The Ford F-150 Lightning is cheaper to buy than a gas-powered Ford F-150
Ford’s new F-150 Lightning — the electric pickup truck that can back up your home in the event of a power outage — is 17% cheaper to buy than the gas-powered version of the vehicle. That’s according to a new analysis that examines some of the most popular cars and trucks in the US, then compares the cost to the closest electric equivalent.
“When you’re buying a vehicle, it’s really hard to know what the total cost will be over the life of the vehicle,” said Tom Taylor, policy analyst at Atlas Public Policy, the organization that conducted the analysis. “So this is part of giving people better data to help them reconsider that decision. And then also to simply challenge the prevailing view that electric vehicles are more expensive.”
Others have looked at the cost differential between electric and gas vehicles in the past, but this is the first calculation that looks at specific models and compares costs over an expected eight-year service life. The gas version of the Ford F-150 is the best-selling vehicle in the country and has been for more than four decades. The F-150 Lightning could become the best-selling electric vehicle. (When Ford stopped taking reservations last December when it started production, 200,000 people had signed up.) The base model starts at $39,974, about $10,000 more than its petrol twin. But the $7,500 EV tax credit lowers costs. The analysis did not address government incentives, which may help more. In Maine, for example, there is a $2,000 rebate for electric vehicles, and low-income customers can get a $5,500 rebate.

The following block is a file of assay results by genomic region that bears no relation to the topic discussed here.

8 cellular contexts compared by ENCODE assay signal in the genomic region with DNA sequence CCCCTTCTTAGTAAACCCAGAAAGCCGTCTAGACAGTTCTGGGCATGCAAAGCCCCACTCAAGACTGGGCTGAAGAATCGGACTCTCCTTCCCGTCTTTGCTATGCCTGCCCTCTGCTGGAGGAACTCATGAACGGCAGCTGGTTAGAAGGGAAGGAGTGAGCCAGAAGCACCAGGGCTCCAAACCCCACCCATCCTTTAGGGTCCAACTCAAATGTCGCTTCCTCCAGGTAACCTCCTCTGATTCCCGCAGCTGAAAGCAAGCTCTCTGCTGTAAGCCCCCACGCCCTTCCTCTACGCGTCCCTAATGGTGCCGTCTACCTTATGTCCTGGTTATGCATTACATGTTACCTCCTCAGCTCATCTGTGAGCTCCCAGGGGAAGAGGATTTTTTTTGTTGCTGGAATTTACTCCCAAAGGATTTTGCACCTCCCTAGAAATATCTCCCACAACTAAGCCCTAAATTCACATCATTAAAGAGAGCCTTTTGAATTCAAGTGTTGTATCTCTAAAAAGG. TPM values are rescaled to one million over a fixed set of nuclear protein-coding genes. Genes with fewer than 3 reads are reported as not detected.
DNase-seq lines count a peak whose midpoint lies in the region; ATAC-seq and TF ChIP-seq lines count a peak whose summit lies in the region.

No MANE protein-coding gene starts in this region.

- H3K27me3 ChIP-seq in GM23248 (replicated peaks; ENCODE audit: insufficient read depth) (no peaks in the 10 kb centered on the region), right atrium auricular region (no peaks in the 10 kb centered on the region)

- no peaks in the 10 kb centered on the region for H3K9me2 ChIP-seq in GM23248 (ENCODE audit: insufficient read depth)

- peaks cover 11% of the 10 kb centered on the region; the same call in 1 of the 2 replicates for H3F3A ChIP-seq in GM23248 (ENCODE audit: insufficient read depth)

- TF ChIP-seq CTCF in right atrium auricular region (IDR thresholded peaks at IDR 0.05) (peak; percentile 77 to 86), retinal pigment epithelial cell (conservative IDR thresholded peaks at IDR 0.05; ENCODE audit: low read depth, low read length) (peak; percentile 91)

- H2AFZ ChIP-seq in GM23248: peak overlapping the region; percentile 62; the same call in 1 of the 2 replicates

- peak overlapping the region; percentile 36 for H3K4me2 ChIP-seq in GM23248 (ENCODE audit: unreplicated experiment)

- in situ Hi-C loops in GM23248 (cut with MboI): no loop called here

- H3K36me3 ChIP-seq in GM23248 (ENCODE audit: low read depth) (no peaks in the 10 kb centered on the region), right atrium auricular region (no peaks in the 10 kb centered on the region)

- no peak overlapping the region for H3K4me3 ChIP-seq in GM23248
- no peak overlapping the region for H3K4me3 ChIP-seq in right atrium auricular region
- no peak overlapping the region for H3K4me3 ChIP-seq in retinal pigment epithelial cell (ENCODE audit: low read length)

The real cost benefit comes over time as it costs less to charge the truck than buying petrol, and it also becomes cheaper to maintain as electric vehicles have fewer moving parts. The same applies to other electric cars. “When it comes to fuel costs, there are significant savings for electric vehicles,” says Taylor. “It depends a bit on what vehicle and class it is. But if we look at a light sedan, for example, it’s a very cheap sedan and the fuel cost is effectively 50% of the fuel cost for one [internal combustion engine] Vehicle. So that’s a really significant saving.” (Calculations assume someone charges their vehicle at home most of the time, and public charging costs come from data from Electrify America.)
The analysis also compares the Honda CRV, one of the most popular SUVs, with Volkswagen’s electric ID.4. The electric SUV has 15% lower total cost of ownership. Owning a Tesla Model 3 is almost 5% cheaper than a similar Lexus. Chevy’s electric Bolt is 6% cheaper than a similar Toyota Corolla. (The cost savings are smaller on the cars, as Tesla and Bolt used up their share of the $7,500 EV tax credit.)
The real turning point for EVs is likely to come when the initial sticker price is also lower. That’s likely to happen relatively soon: A forecast by Bloomberg NEF suggests that in less than five years, without subsidies or accounting for fuel savings, electric vehicles could be cheaper to buy than their gas-powered counterparts.